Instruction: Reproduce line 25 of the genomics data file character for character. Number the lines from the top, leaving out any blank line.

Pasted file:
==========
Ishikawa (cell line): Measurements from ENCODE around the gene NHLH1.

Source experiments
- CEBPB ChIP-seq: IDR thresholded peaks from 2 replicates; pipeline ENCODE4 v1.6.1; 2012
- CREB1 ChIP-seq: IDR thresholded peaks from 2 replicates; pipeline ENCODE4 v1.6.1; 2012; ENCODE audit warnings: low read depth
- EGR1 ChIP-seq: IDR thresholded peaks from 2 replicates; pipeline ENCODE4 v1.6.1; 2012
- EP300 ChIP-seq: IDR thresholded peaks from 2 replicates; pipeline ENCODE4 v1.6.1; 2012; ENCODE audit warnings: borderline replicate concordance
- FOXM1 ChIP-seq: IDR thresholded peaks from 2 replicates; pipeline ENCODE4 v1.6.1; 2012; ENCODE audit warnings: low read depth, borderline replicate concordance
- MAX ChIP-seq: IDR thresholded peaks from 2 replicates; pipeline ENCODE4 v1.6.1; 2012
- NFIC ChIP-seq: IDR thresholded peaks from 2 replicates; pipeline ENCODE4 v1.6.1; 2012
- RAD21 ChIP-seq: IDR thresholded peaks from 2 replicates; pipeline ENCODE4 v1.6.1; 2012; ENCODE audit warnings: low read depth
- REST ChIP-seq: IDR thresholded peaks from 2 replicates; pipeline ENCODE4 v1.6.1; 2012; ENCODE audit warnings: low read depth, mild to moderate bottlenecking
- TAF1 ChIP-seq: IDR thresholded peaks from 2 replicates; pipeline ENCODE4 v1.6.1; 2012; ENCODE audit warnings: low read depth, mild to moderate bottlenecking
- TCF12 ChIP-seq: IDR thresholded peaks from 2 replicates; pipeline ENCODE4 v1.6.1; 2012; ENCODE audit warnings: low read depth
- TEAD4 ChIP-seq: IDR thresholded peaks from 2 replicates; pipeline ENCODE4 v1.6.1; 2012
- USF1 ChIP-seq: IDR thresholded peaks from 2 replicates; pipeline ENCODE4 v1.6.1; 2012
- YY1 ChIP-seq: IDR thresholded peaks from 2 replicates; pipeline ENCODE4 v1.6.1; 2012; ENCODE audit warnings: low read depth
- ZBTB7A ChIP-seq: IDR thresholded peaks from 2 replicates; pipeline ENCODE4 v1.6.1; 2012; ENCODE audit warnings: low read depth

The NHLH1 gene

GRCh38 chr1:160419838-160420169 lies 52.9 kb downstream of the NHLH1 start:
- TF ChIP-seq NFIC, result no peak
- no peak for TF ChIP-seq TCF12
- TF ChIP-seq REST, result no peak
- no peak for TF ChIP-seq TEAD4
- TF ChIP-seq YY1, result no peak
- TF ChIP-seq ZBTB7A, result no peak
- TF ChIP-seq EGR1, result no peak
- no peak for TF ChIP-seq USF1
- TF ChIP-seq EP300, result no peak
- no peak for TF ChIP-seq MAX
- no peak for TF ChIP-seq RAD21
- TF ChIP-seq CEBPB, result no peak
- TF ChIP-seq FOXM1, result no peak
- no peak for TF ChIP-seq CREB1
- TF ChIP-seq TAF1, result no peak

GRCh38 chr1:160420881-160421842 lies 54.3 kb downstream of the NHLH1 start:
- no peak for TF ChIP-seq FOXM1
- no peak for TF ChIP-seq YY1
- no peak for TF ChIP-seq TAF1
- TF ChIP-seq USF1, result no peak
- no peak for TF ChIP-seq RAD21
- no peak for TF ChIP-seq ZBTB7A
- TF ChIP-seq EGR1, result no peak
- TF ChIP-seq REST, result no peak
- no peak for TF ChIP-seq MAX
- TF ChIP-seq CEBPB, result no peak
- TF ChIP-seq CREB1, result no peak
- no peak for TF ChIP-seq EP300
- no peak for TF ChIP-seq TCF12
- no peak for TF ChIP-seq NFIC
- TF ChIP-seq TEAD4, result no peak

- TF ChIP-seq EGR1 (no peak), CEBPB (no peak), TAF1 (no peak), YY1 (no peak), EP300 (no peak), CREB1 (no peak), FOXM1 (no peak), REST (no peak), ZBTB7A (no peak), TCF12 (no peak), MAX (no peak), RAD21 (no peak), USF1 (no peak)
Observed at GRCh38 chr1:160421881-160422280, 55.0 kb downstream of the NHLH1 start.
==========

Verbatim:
- TF ChIP-seq ZBTB7A, result no peak